Abstract

Imagine our world without genome sequencing. In my career my outputs have been contingent on sequencing technologies. Sequencing leads to the ability to identify novel diagnostic tests, new biomarkers for disease resistance, and also new vaccine targets. In this seminar I will present how novel sequencing technologies have led to new solutions for in animal health highlighting achievements and progress from my current and previous teams. There is no limit where we can go with these technologies - this is an exciting time in science - omics tools provide great options in research.

Associate Professor Jim HananProfessor Ala Tabor

Prof Ala Tabor leads the Animal BioTICKnology group at the Centre for Animal Science in QAAFI at UQ since 2010. She did her undergraduate BSc at the Department of Microbiology, UQ (1981-1984), Honours in Virology at UQ (1986) after a year working at JCU. Her PhD part-time from 1989-1995 was through the Faculty of Medicine’s Tropical Health program researching Burkholderia pseudomallei the causative agent of human melioidosis. She is a research focussed academic with a strong background in industry engagement associated with animal health and agricultural biotechnologies. Her research interests are associated with the application of omics to: 1) develop molecular diagnostic and genotyping methods; 2) study gene function in relation to virulence and host pathogenicity of infectious diseases, to develop new effective vaccines and 3) identify biomarkers and study microbiomes associated with improving animal health. She has >100 publications with 3 full pending patents for 2 different anti-tick vaccines and commercialised diagnostic assays and tools.

Research areas includes bovine reproductive diseases, Australian paralysis tick (Ixodes holocyclus), cattle tick (Rhipicephalus microplus species complex), and tick-borne diseases (babesiosis and anaplasmosis). Prof Tabor has attained and completed ~$12 million in competitive grants in the last 10 years including the ARC, pharma and industry. Together with the SCMB Biotechnology Program and SAFS she developed UQ's 'Agricultural Biotechnology-Field of Study’ within the Masters of Biotechnology in 2020. Her international recognition is exemplified by her membership of the BMGF International Cattle Tick Vaccine Consortium (CATVAC, est. 2015), specialist tick editor for the International Journal for Parasitology, Chair for the 9th International Tick and Tick-borne Pathogen (TTP9) conference (2017), and the Australian node leader for the 1000x Ixodes genome project.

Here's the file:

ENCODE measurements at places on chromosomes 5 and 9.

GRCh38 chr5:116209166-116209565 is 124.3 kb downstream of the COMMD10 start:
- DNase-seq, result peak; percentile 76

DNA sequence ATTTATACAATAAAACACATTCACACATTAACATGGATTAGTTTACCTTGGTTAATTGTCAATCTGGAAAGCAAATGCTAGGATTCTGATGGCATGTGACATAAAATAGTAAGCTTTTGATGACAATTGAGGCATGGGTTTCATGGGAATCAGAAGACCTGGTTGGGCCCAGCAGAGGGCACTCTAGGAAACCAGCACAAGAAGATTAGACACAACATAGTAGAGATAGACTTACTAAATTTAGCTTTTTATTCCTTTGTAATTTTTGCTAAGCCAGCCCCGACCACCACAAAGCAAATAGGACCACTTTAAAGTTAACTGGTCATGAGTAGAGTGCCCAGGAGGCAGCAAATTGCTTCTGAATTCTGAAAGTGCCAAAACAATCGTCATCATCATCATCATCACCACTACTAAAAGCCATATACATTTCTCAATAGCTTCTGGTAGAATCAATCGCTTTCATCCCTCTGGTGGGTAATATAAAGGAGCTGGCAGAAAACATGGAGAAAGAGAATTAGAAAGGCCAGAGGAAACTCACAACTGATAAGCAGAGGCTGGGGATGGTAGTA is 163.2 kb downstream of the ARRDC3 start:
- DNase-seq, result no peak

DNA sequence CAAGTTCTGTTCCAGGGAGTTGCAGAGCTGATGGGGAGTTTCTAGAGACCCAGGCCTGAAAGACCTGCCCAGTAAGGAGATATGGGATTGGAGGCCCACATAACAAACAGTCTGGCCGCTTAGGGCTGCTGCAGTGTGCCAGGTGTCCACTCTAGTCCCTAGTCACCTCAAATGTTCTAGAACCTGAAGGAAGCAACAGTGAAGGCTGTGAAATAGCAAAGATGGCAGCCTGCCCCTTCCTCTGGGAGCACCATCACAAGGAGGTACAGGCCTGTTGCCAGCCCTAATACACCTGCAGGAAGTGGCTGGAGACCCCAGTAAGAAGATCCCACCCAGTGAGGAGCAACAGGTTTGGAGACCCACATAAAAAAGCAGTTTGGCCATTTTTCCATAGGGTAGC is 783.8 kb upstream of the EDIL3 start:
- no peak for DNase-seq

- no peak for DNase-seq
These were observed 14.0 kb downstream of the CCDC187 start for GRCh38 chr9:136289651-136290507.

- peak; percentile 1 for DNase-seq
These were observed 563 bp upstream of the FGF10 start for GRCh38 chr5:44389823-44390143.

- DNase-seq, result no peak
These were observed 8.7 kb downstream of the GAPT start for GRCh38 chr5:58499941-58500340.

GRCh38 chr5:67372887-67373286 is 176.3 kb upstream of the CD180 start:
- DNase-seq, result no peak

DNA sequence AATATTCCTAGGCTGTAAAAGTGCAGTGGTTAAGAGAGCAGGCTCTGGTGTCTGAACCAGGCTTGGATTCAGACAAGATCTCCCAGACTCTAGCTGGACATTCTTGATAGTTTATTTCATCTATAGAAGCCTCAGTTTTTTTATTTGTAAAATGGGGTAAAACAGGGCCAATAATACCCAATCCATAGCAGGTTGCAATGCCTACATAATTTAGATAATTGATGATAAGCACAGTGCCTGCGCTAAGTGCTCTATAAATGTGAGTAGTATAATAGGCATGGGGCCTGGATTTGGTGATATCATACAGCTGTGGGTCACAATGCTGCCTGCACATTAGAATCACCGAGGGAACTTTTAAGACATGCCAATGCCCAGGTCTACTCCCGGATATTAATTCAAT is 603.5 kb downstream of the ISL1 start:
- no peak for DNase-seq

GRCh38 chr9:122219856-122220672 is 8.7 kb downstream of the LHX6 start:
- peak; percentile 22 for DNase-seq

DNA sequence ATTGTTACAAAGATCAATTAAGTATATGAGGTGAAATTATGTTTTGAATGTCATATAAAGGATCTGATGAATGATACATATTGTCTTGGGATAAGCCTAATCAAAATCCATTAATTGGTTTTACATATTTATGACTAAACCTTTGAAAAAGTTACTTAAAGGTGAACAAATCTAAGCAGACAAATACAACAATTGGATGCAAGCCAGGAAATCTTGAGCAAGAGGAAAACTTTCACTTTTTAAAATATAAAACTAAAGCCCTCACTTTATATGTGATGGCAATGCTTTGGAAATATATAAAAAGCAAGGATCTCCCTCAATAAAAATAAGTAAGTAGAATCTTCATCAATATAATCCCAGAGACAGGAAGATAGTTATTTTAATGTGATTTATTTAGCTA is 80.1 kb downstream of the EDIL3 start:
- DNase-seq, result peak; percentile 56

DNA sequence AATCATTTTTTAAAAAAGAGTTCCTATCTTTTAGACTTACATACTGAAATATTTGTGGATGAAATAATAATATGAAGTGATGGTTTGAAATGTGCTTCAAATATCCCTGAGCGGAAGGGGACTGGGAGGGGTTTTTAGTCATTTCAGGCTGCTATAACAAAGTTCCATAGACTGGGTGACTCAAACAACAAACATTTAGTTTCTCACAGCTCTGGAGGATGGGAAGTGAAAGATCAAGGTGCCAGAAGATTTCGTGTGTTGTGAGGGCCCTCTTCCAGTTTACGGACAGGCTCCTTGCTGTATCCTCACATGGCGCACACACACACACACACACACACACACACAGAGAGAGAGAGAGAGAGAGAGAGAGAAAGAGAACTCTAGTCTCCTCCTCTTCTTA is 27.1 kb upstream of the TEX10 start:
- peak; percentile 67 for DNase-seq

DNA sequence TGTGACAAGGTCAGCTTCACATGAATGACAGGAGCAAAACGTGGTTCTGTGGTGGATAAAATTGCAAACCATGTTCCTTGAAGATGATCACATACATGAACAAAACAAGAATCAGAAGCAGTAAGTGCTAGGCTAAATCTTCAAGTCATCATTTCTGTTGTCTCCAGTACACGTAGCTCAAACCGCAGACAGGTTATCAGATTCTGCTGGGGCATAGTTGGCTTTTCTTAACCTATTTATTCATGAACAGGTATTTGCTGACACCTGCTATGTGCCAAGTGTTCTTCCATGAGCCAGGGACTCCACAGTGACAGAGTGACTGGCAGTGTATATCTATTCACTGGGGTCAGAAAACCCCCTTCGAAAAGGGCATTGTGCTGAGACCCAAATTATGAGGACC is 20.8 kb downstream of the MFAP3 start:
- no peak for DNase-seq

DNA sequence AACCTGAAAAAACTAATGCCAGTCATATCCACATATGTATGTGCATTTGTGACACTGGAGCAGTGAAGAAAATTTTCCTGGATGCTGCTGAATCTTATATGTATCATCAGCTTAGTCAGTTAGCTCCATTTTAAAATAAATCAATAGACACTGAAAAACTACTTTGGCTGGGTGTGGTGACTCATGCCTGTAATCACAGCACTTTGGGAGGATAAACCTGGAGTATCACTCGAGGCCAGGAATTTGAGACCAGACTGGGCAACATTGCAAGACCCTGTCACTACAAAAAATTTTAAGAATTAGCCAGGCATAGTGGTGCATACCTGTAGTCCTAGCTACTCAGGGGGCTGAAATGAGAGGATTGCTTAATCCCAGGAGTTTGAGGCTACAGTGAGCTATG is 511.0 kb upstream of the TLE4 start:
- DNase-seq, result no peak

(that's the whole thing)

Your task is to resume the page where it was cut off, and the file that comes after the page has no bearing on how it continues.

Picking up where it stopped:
Contact: Professor Ala Tabor, Professorial Research Fellow, Centre for Animal Science, Queensland Alliance for Agriculture and Food Innovation, Email: a.tabor@uq.edu.au

For any questions, please contact the QAAFI Science Seminar Committee.

            

About Science Seminars

Queensland Alliance for Agriculture and Food Innovation hosts science seminars across the disciplines of animal, horticulture, crop, food and nutritional sciences.

With a range of speakers from Australia and abroad, the series explores how high-impact science will significantly improve the competitiveness and sustainability of the tropical and sub-tropical food, fibre and agribusiness sectors.
 

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The Queensland Alliance for Agriculture and Food Innovation is a research institute at The University of Queensland supported by the Queensland Government via the Queensland Department of Agriculture and Fisheries.

Venue

Online via zoom webinar: https://uqz.zoom.us/j/89162018704

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